Legal cost proportionality may sound simple, but within the context of legal proceedings it is very elusive and probably best defined in hindsight. Where the legal costs of one party to litigation are to be paid by the other party to the litigation, then as well as them having to be reasonable they also have to be proportionate to the matters in issue. However, litigants and their solicitors have to advise based on circumstances as they arise and the Court is not supposed to apply hindsight to this process when considering their charges.

Losing parties regularly seek to argue proportionality when it comes to assessing how much should be paid in legal charges. When considering proportionality the Court firstly has to consider the costs as a whole. If they look disproportionate, then it has to be shown that the steps taken were necessary, otherwise they will not be paid for.

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How The Court Assesses Proportionality

The Court has to have regard to the whole of a case as well as a number of specific matters when assessing proportionality as follows:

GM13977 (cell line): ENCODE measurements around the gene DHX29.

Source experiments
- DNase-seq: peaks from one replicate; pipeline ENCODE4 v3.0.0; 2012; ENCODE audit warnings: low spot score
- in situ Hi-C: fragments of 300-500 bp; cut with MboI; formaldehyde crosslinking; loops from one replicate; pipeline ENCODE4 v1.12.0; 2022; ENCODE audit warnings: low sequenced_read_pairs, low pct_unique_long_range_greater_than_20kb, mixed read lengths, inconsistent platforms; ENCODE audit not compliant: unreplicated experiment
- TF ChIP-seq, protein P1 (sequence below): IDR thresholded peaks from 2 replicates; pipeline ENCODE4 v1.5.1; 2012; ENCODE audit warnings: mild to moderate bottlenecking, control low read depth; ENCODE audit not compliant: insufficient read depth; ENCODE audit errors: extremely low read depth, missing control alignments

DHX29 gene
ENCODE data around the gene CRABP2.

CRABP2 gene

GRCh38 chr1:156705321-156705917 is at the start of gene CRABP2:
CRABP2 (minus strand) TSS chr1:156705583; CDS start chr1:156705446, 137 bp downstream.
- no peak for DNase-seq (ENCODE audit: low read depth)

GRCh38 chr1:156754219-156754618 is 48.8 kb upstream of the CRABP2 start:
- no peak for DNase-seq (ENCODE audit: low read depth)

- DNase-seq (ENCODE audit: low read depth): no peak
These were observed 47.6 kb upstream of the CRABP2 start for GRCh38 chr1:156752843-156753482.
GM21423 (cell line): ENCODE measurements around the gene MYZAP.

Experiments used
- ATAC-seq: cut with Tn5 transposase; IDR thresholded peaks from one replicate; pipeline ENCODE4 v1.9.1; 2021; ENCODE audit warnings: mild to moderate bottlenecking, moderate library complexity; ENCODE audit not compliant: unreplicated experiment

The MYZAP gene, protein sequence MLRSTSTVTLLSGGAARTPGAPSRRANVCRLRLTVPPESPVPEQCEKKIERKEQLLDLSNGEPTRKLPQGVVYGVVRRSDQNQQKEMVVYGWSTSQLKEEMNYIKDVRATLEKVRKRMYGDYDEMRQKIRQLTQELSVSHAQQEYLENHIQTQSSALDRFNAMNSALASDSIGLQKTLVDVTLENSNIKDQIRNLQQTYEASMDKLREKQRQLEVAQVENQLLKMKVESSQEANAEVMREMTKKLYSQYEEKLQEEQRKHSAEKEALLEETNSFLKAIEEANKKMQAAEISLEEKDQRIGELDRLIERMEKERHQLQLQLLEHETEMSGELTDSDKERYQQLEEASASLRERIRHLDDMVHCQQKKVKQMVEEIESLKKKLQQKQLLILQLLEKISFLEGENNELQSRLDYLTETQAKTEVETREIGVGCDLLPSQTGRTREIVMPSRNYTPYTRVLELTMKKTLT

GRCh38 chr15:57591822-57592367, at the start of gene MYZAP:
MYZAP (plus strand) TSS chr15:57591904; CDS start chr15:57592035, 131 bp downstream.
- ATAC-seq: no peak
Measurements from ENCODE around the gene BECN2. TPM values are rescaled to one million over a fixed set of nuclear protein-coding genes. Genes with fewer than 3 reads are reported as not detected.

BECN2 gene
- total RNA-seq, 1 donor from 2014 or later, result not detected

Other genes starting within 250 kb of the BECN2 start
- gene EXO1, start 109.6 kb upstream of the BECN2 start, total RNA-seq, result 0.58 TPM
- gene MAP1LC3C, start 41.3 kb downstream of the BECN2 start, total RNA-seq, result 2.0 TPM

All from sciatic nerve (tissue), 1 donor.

• Conduct - This applies as much before court proceedings as during them. It includes steps either party may have made to try and resolve issues and how the other side responded to these.
  • Value - Relates not only to financial terms, but property terms. When the costs are a small proportion of the value of the claim then a different approach is likely to be taken than when the costs are more than the claim itself. However, this must be set against "time spent" below.
  • Importance of matter - This relates to how important the matter is to the parties and introduces a subjective element which may overlap with "value" above.
  • Complexity - A lawyer's job is to make the case and the issues as simple as possible for the Court to deal with. However, the more complex or novel the issues are the more work and therefore the more expense is likely to be incurred.
  • Skill/effort - The more experienced a lawyer is, the more they would normally charge per hour and the faster they would normally be able to do the work. However, a lot can depend on the complexity of the work involved.
  • Time spent - There is a certain amount of time that has to almost inevitably be spent on all successful cases. This can be a helpful starting point when considering proportionality overall.
  • Place/circumstances - Normally you would be expected to travel to see your lawyers. It may be reasonable for them to come and see you, but this would increase the cost and must be taken into account on proportionality.

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